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Is a four-day work week a good or bad idea?

There are two variations of the four-day work week: one is the compressed work week, which means that the employee works 10 hours a day, 4 days a week, and the other form is the shortened work week, in which 4 work days are worked for 8 hours each work day.

You work four days, relax for three days and spend time with your family – and all this with an unchanged salary. That probably sounds very tempting to most employees, like a good work week. Proponents hope not only for greater employee satisfaction, but also for greater productivity.

Two variations

There are two variations of the four-day work week: one is the compressed work week, which means that the employee works 10 hours a day, 4 days a week, and the other form is the shortened work week, in which 4 work days are worked for 8 hours each work day. In both of these examples, the main idea is to have 3 days completely free, which creates a better balance between work and private life. However, there are quite different opinions on whether the four-day work week really brings the desired results for employees and employers - reports Š

Advantages of a compressed four-day work week

A compressed work week allows employees to work full time (40 hours per week) but on fewer days. The most common type of compressed schedule is the four-day work week, in which employees work 10 hours a day, four days a week. This allows employees to work longer hours on certain working days and thus complete a sufficient number of working hours for an additional day off. The main advantages of this way of working are: an additional free day in the week, full salary and benefits, less time lost due to traveling to work, and thus lower costs.

Advantages of a shortened four-day work week

Another variant of the four-day working week is that the employee has 4 working days and 3 days off in the week, without the need to work longer during working days. This means more free time and less work, but it can also mean lower wages and benefits. The main advantages of this type of working time model are: better balance between private and business life, less stress due to work, higher productivity and better employee engagement, greater creativity, higher level of job satisfaction...

Improving the welfare of workers

The basic argument for the introduction of a four-day work week is to increase the worker's free time, as well as to improve his general physical and mental health. As the model testing in Iceland showed, workers are happier and more productive at work, and they mostly used the extra day off for socializing and physical activity.

Redistribution of work tasks

For the success of the four-day work week, it is necessary to carry out a very good redistribution of work tasks so that all tasks are completed on time, but make sure that the worker does not experience additional stress that will cause him to burn out at work. Whether the solution is to increase the number of employees, change responsibilities or something else, is a question that each company answers for itself.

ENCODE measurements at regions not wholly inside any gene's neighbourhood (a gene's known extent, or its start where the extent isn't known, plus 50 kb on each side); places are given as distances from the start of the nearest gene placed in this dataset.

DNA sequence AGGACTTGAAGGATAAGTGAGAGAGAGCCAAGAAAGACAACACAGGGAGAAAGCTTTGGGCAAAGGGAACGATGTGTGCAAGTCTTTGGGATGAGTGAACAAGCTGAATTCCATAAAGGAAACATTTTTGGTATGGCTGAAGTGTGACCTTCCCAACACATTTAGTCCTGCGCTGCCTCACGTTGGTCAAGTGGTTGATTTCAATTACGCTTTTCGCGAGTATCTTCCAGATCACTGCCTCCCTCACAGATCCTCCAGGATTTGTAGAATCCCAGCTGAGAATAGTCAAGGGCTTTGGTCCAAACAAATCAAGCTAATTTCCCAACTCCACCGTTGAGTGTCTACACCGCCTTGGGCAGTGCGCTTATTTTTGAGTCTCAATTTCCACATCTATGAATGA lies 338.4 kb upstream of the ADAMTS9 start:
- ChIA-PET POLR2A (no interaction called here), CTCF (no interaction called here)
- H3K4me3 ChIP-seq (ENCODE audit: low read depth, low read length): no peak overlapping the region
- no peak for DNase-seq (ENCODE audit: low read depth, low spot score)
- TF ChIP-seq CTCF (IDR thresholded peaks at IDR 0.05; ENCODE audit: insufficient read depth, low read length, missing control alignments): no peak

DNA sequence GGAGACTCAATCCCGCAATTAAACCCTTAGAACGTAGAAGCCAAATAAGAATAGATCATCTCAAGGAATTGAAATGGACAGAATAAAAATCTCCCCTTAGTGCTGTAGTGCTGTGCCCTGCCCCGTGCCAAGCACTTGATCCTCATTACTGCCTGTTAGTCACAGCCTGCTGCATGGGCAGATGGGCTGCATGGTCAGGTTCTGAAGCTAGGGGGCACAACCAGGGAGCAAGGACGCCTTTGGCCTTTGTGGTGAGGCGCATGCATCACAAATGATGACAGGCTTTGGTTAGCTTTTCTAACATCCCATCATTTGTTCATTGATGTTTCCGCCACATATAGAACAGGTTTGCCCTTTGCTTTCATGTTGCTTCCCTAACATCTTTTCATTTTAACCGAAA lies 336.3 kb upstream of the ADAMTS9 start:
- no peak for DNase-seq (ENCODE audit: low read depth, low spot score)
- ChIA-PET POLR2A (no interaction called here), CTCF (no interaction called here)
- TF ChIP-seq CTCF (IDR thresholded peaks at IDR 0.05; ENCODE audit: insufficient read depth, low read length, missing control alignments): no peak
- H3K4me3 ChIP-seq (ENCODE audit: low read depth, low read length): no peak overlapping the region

Many shorten in Iceland

Iceland tested a similar scheme between 2015 and 2019 - but at the same time reduced working hours from 40 to 35 or 36 hours for the same pay. 2,500 workers participated in the testing phase.

The result of the study: the feeling of satisfaction among employees increased, work processes were optimized, there was a greater rapprochement with colleagues in the team who worked together. Productivity mostly remained the same or even increased, reports Deutsche Welle. In Iceland, the experiences were positive: both employers and employees were satisfied. After the end of this test phase, trade unions and employers' associations negotiated a permanent reduction in working hours. About 86 percent of employees are now entitled to a four-day work week.

An expensive experiment in Scotland and Wales

Scotland is also currently trialling a four-day working week. Companies participating in the test phase are supported by the state with around 10 million pounds. The introduction is also being discussed in Wales. Commissioner for Future Generations Sophie Howe requests that it be introduced at least for employees in the civil service - reports Deutsche Welle.

In Sweden, on the other hand, mixed experiences

In Sweden, a four-day working week with full pay was tested in 2015 – but in the end no clear position was reached. Even the Swedish left considered the implementation too expensive. However, some companies stuck to the idea of reduced working hours. So, for example, Toyota shortened the shifts for mechanics ten years ago and has been sticking to it ever since.

Spain is planning a test phase

In Spain, at the request of the left-wing party Más País, a four-day working week will be tried. About 6,000 employees from 200 small and medium-sized companies could extend the weekend by one day - with full pay. The trial phase should last at least one year. It is still not clear when the experiment will start.

From start-ups to mega corporations

In Germany, smaller start-ups are primarily experimenting with a shorter working week. In other countries, such as Japan, this idea is introduced in some large corporations. And Microsoft introduced the extended weekend as a trial measure for a month. In New Zealand, the large food manufacturing concern Unilever is currently testing a four-day work week with the same wages of approximately Mr one day. If the model proves successful there, this concern, which also operates abroad, intends to expand it to other countries as well.


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